What made the West explode in flames

The West’s potentially record-breaking wildfire season has burned more than 650,000 acres in California alone. Science correspondent Miles O’Brien joins Hari Sreenivasan to discuss the science behind the flames.

Read the Full Transcript

  • GWEN IFILL:

    Crews battling wildfires in California seem to have turned the corner against two of the most difficult and destructive blazes. Progress was reported in containing the Valley Fire, which erupted this weekend north of Napa Valley, which torched nearly 600 homes and left many homeless. That and a second fire have scorched more than 140,000 acres in just a matter of days, much of it exacerbated by California's continuing drought.

    Hari Sreenivasan, in our New York studio, has that.

  • HARI SREENIVASAN:

    The fires in recent days have led to the evacuation of 20,000-plus people and left some towns looking like charred ruins. Despite the progress, conditions remain unsafe in many areas. And it comes as the West is facing a potentially record-breaking fire season.

    In California alone, more than 650,000 acres have been burned by more than 7,000 wildfires.

    NewsHour science correspondent Miles O'Brien joins me from California.

    Miles, the focus has been on fires over the past few days because of all those amazing videos that we see, but really the drought is affecting pretty much everything around there.

  • MILES O’BRIEN:

    It affects every aspect of life here, Hari.

    I'm in Los Angeles, came in yesterday. They were all abuzz over a little bit of rainfall that they have had. They actually had some rain here in July, which kind of caught them by surprise. That doesn't happen here often.

    There are indications of a strong El Nino season ahead this winter, pretty strong indications. And everybody is thinking El Nino is going to save them, but it really won't. It might make a down payment, but there is also a double-edged sword component. A lot of El Nino rain after all this drought can lead to all kinds of problems, including mudslides.

  • HARI SREENIVASAN:

    When you talk about a good rain season and perhaps a good winter, how much of a dent is that likely to make in the snowpack which I saw some animations and graphics yesterday says it's the worst in 500 years?

  • MILES O’BRIEN:

    Yes. It's at a 500-year low. Some scientists looking at real data that's been collected in more modern times, and also looking at tree ring data, comparing tree rings, came up with this notion that in the Sierra Nevadas, it's at a 500-year low, the icepack, that is.

    The icepack in the Sierra Nevada, as a lot of people probably don't realize, provide one-third of the drinking water in all of California. Another third is aquifer. Another third is out of rivers and lakes and so forth. That's a very significant thing to watch. And when you hear a 500-year low, that's got to get your attention.

  • HARI SREENIVASAN:

    And when you look at the drought monitor map, you see that it's not just California. California has big streaks of very dark brown, horrible color. And then — but you go up right up the Western Seaboard, all the way into Washington, and you see sort of deep reds, where it's very dry there, too.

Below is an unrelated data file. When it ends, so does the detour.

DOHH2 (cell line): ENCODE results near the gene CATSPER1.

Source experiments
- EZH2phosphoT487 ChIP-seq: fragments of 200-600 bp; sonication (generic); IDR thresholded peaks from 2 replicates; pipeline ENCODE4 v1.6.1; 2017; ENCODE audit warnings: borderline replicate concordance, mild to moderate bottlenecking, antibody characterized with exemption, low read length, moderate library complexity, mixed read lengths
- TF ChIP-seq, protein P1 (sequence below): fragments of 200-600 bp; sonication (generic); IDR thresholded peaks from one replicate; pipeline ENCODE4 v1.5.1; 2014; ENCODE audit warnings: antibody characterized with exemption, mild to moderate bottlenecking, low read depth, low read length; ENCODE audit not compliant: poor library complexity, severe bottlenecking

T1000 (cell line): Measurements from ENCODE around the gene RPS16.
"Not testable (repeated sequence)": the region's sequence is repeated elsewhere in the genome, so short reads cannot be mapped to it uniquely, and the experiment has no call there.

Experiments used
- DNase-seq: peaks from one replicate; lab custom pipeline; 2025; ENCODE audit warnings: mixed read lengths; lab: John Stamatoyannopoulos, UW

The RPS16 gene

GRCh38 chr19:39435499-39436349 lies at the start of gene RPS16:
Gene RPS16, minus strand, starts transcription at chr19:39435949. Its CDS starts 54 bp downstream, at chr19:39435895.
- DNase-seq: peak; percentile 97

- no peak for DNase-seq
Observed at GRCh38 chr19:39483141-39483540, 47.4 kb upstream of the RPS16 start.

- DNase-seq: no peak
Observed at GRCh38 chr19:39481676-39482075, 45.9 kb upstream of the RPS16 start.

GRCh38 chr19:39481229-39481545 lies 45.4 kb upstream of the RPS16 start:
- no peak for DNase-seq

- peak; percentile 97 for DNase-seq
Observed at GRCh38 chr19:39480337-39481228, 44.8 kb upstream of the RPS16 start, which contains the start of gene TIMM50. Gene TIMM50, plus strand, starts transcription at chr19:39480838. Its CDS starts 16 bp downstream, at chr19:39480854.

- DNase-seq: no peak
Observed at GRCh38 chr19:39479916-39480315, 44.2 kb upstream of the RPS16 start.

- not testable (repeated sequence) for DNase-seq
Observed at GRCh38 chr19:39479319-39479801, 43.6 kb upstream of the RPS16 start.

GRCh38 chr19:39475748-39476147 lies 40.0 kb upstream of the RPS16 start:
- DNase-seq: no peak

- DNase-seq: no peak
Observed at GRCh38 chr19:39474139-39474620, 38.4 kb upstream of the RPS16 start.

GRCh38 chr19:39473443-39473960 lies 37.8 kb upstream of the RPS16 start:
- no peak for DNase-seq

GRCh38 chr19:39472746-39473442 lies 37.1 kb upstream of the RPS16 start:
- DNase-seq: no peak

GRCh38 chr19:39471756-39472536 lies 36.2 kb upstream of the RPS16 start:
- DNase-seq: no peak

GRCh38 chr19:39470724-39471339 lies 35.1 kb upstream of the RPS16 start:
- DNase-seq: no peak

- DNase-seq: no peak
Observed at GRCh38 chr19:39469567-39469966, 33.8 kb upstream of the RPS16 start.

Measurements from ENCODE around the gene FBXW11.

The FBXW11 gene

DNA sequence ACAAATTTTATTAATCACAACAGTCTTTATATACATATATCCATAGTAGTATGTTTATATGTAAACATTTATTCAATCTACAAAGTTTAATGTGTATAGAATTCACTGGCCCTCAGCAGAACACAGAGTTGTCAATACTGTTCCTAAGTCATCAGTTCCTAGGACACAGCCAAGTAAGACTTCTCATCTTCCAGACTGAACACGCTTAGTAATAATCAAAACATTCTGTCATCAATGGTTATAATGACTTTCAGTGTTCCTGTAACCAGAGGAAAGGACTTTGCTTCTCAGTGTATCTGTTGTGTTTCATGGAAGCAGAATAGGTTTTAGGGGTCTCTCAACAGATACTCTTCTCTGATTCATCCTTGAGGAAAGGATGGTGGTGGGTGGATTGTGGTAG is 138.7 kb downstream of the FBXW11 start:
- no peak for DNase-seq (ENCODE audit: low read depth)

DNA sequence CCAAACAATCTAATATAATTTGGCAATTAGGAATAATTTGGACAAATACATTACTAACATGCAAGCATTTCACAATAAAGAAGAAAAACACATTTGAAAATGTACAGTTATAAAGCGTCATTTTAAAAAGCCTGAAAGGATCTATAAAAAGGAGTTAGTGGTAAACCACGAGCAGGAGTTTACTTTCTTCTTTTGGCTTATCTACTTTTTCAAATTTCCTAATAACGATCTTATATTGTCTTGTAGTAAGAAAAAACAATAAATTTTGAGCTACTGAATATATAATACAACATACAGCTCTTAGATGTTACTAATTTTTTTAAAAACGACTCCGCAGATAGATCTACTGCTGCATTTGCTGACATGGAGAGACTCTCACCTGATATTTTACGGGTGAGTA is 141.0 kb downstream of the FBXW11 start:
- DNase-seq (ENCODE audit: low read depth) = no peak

• MILES O’BRIEN:

    It's a scary picture, Hari, and, unfortunately, as you project to the middle of this century ahead of us, it gets much scarier.

    We're looking at the consequences of about an almost two-degree Fahrenheit increase in temperature climatically since 1970. We're supposed to do much worse than that over the next 40, 50 years.

    And what that does is make things drier where places are drier. It actually also makes some places that are wetter wetter, too. The climate changes in some weird ways with climate change. And we have less of a snowpack. We have drier conditions for a longer period of time. We have more fires, the fires are more severe, and the fire season lasts longer.

    And then just add to that the fact that we're building homes right in the middle of these areas that are susceptible to forest fires, and you have got a big problem ahead.

  • HARI SREENIVASAN:

    Yesterday, we heard some experts and even over the past couple of days saying that the explosiveness of these fires is different because almost everything around is like kindling.

  • MILES O’BRIEN:

    It is.

    You know, a lot of this has to do with the fire management techniques and the fact that the fuel kind of builds up. But when you have a situation where you have a longer season that is drier, you make more kindling, and you also make it easier for bugs and other pests to do their work and make the trees less hardy when it comes into the face of fire.

    So there's all kinds of subtle unintended consequences that come as a result of climate change. And it does have — there's a mound of science that will tell us this is really fueling a much worse fire picture here in the West, along with a drought situation.

  • HARI SREENIVASAN:

    And finally, briefly, it looks like in the weather maps that you're bound to get a little bit of rain. That should help.

  • MILES O’BRIEN:

    A little bit of rain should help, but they need a lot of rain.

    And you have got to make sure, too, that you're not drinking from a fire hose. If you get El Nino downpours on land that is denuded and dry and devoid of a lot of foliage, that causes all kinds of problems.

  • HARI SREENIVASAN:

    All right, NewsHour science correspondent Miles O'Brien joining me from California, thanks so much.

  • MILES O’BRIEN:

    You're welcome.

Listen to this Segment